Senate Finance ranking member Ron Wyden (D-OR) and Sen. Bob Casey (D-PA) sent a letter to IRS Commissioner Charles Rettig this week seeking more information about the agency’s decision last year to scrap donor disclosure rules for certain tax-exempt organizations.
Among other things, Wyden and Casey want to know why the IRS’s Criminal Investigations office wasn’t consulted before the policy change. As the office has jurisdiction to investigate illegal political contributions from foreign sources and other violations, “it would follow that IRS CI would have been consulted and apprised of this consequential change in disclosure requirements prior to its imposition,” Wyden and Casey said. “However, such a consultation did not take place.”
The IRS and Treasury Department announced last July that the administration no longer needed to collect donor information from business associations, labor unions and 501(c)(4) “social welfare” groups. Previously, tax-exempt organizations had to identify donors of $5,000 or more on their Form 990 returns.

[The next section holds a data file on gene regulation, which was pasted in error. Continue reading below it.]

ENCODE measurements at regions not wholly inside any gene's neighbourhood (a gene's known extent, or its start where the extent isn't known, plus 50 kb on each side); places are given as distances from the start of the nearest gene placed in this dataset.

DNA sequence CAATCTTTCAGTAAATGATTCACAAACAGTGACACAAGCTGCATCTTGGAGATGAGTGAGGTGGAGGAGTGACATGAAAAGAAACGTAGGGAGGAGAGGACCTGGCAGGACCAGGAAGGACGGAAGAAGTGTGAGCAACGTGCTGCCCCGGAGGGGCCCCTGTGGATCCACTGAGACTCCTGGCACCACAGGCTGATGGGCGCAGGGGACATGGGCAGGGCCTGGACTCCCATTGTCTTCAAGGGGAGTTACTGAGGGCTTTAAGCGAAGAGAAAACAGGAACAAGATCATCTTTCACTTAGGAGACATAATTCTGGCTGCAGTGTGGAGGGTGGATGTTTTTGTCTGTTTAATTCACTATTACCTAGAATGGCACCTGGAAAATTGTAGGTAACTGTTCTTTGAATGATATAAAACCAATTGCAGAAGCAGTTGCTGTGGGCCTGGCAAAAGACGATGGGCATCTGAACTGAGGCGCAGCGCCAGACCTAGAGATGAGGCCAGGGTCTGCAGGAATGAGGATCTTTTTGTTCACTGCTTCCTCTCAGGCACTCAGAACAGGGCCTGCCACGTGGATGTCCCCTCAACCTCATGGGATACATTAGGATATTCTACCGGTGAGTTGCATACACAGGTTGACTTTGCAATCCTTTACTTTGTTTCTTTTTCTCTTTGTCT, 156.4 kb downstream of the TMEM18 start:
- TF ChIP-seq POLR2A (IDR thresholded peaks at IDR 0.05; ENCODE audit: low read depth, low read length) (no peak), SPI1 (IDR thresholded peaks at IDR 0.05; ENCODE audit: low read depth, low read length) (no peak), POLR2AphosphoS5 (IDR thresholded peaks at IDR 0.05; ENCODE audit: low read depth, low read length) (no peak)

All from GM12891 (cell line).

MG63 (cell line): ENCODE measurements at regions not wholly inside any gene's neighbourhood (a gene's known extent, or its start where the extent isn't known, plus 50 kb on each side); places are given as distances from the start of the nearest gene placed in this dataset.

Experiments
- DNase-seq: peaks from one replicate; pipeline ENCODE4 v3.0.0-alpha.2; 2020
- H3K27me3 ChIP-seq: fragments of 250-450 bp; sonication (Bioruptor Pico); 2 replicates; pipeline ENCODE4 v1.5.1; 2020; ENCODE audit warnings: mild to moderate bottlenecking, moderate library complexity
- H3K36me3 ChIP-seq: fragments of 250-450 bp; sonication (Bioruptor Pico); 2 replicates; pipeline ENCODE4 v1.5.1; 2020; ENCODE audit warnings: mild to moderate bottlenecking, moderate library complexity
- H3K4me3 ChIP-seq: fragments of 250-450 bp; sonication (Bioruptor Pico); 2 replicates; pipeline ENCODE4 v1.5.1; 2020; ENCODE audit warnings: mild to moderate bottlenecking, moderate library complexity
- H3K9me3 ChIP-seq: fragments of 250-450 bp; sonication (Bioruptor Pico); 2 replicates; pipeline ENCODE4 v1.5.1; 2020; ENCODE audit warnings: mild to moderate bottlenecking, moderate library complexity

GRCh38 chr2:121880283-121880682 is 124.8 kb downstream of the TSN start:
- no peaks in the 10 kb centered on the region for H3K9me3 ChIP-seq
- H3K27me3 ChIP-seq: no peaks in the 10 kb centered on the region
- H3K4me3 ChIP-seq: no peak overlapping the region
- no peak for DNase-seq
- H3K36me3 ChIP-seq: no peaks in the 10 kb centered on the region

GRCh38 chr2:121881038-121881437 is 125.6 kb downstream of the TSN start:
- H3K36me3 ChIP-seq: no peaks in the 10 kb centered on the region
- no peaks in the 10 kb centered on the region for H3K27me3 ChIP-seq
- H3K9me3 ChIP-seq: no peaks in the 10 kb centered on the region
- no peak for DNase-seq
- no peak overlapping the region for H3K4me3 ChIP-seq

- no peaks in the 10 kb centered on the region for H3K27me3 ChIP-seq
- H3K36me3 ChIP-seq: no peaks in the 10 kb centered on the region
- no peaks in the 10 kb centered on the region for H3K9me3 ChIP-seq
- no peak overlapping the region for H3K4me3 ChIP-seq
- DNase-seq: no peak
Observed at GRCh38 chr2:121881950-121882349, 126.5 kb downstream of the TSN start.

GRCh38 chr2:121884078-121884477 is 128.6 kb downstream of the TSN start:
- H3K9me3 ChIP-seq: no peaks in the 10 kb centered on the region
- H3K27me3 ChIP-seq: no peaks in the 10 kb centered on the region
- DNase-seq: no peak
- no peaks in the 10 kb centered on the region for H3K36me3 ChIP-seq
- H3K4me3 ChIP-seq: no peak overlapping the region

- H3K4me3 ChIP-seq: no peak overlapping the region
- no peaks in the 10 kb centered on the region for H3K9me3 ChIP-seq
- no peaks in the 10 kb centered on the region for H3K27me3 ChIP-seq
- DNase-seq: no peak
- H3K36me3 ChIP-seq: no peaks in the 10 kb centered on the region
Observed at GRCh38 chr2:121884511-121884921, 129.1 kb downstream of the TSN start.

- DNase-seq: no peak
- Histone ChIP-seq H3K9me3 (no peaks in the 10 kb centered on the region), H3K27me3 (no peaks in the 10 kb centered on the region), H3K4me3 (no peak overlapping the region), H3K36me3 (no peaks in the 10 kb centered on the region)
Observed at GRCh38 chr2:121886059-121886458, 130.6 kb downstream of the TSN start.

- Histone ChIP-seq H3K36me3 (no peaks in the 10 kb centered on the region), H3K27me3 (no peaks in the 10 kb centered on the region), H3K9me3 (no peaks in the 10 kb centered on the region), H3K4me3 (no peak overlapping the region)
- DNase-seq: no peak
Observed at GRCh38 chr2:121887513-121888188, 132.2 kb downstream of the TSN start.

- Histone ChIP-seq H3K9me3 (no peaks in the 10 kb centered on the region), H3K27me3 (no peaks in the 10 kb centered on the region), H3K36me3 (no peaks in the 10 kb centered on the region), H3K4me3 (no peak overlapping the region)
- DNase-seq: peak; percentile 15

Wyden and other congressional Democrats questioned the policy change at the time, and Wyden nearly held up Rettig’s confirmation at the IRS unless he pledged to reverse the disclosure rule. Wyden continues to argue that being able to see who donates to certain tax-exempt organizations – particularly those engaged in political activities – helps taxpayers and lawmakers understand who is trying to influence elections.
Soon after the change, Montana Gov. Steve Bullock sued the IRS and the Treasury Department for changing the donor disclosure requirement without public input and hindering states’ efforts to oversee the tax-exempt sector. Earlier this year, the attorneys general offices in New York and New Jersey filed suit seeking public records on how the new policy came about.
In their letter to Rettig this week, Wyden and Casey gave Rettig until July 24 to respond to a series of questions about who initiated the policy change and whether it might hamper investigations.